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Book Jacket

0764426613
Trade Paperback
224 pages
Dec 2004
Group Publishing

Quick-to-Listen Leaders: Where Life-Changing Ministry Begins

by David Ping & Anne Clippard

Review  |   Author Bio  |  Read an Excerpt

Excerpt:

“My dear brothers, take note of this: Everyone should be quick to listen,
slow to speak and slow to become angry, for man’s anger
does not bring about the righteous life that God desires” (James 1:19-20).

 

You Have to BE QUICK

That’s right; you have to be quick! In the animal kingdom and in God’s kingdom, you’re always pursuing something or being pursued. Your enemy is constantly close on your heels “like a roaring lion looking for someone to devour” (1 Peter 5:8). Your good works and the abundant fruit of God’s work through you are continually at risk to a thieving predator waiting for any opportunity to “steal and kill and destroy” (John 10:10). We’re not saying this to scare you. As a Christian leader, you already know it’s important to be on your toes against the wiles of Satan and to be swift to pounce on the spiritual opportunities the Holy Spirit sends your way. You know that, spiritually speaking, slowpokes don’t usually prosper. So why this book?

There are lots of books on the market today about being quick to adjust to the rapidly changing cultural landscape in which we find ourselves. The brilliant scholars and innovative leaders who write these books advocate becoming proactive trend-watchers and courageously reshaping our churches and ministries to meet tomorrow’s challenges. They promote bold, new organizational models and up-to-the-minute mission strategies. They propose radical ideas for changing the way the church does business. Do we really need another one of these books?

In some ways Quick-to-Listen Leaders is one of those books, and in some ways it’s not. The radical leadership ideas we will promote are not new; they come from leaders who died more than 1,900 years ago. Nevertheless, even in the midst of the sweeping cultural and religious changes we face today, they are genuinely powerful and literally life-changing.

We will present not a new congregational or organizational model but something more personal and, in our experience, much more potent in empowering growth and bringing healthy change to your church. We’re not going to talk about being quick to reorganize or quick to adopt some groundbreaking new program. No, our message is much more basic than that. Our goal in Quick-to-Listen Leaders is to help you and your followers learn to live out twelve simple words of advice from one of the New Testament’s most forthright and forceful leaders:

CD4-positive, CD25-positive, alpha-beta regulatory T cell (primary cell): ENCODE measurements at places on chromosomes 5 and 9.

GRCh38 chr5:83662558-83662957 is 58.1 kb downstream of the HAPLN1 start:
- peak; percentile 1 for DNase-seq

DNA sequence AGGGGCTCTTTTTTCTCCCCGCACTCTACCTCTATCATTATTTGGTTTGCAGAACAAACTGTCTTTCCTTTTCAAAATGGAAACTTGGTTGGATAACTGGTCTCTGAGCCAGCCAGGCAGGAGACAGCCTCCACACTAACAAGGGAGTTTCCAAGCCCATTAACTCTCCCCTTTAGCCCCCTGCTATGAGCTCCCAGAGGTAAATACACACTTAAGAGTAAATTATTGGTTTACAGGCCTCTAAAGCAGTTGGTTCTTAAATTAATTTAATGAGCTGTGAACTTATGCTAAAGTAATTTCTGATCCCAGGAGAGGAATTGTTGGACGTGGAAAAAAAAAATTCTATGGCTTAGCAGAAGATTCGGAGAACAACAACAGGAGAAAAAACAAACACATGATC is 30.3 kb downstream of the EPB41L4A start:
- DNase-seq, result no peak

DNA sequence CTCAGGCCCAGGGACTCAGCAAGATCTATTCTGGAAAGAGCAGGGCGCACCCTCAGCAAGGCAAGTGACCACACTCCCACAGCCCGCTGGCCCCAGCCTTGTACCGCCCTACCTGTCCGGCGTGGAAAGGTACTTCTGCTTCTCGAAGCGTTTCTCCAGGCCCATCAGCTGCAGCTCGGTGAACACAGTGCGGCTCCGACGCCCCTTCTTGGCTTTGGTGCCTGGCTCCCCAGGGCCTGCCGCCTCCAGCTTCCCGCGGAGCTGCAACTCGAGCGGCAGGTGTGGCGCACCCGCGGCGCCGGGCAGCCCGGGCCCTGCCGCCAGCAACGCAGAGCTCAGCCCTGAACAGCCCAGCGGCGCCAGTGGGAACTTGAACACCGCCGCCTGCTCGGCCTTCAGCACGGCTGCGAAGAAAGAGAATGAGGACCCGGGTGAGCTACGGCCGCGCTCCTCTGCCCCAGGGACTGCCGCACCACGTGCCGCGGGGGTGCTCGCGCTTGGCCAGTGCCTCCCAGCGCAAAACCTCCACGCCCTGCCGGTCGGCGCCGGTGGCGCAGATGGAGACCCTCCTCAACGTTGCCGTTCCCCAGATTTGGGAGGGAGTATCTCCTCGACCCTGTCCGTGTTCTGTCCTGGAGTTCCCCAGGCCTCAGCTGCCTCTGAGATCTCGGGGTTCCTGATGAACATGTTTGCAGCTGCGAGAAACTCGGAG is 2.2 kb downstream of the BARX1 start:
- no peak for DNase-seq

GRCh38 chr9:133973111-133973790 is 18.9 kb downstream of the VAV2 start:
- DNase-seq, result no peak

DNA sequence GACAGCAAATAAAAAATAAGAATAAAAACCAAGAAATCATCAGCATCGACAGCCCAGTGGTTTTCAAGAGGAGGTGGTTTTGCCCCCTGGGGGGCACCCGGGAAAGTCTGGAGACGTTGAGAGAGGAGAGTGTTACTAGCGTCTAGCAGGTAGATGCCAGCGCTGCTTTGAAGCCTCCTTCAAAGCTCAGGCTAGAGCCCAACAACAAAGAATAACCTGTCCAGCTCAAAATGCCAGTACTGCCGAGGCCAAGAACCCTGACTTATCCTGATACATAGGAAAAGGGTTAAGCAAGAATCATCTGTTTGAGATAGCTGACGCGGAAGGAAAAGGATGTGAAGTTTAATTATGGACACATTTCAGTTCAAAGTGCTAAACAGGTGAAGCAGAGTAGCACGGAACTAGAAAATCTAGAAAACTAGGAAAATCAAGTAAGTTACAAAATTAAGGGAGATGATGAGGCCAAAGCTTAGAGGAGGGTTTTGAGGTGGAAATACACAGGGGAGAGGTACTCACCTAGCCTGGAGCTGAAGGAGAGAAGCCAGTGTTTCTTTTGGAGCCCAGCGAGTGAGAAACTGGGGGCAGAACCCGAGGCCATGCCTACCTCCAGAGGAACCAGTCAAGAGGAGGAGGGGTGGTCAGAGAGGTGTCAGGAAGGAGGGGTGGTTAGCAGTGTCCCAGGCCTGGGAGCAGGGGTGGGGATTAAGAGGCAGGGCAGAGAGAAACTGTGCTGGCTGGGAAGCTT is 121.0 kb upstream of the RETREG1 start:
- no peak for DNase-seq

“Be quick to listen, slow to speak and slow to become angry.”

Our friend Bill Lowrey currently serves as the Director of Peacemaking and Reconciliation for World Vision International. Before joining World Vision, Bill witnessed the power of these twelve words when, as a missionary, he was given his first assignment in peacemaking: to travel to the African nation of Sudan and try to help two tribes, the Dinka and the Nuer, make peace after more than eight ruinous years of war. Several teams of international mediators had already tried and failed, so as he entered this volatile situation, Bill realized that to bring peace, he’d have to do something out of the ordinary. He decided that his first job was to be quick to listen and slow to speak.

As Bill sat down with tribal leaders and members from both sides, he realized that the American and European habit of doing things by the clock was counterproductive. The constantly changing pressures of day-to-day tribal life just weren’t compatible with Western-style negotiation approaches in which meetings started at 9 a.m., broke for lunch at noon, and ended at 5 p.m. This just wasn’t how these folks operated. For them, no communication of great consequence could take place at the kinds of meetings the previous negotiators had tried. Big decisions customarily required big events, and the primary means of transmission for important ideas was elaborate storytelling.

After much listening and consulting with tribal leaders on both sides, Bill helped them set up a suitable event that culminated with the chiefs of the Dinka and the Nuer tribes sitting and hearing each other’s stories. Seated across from each other, they began to tell their tales, one at a time. The one speaking could talk for as long as he wished without being interrupted. The other chief agreed to listen, without interrupting or arguing, knowing he was going to get the same opportunity.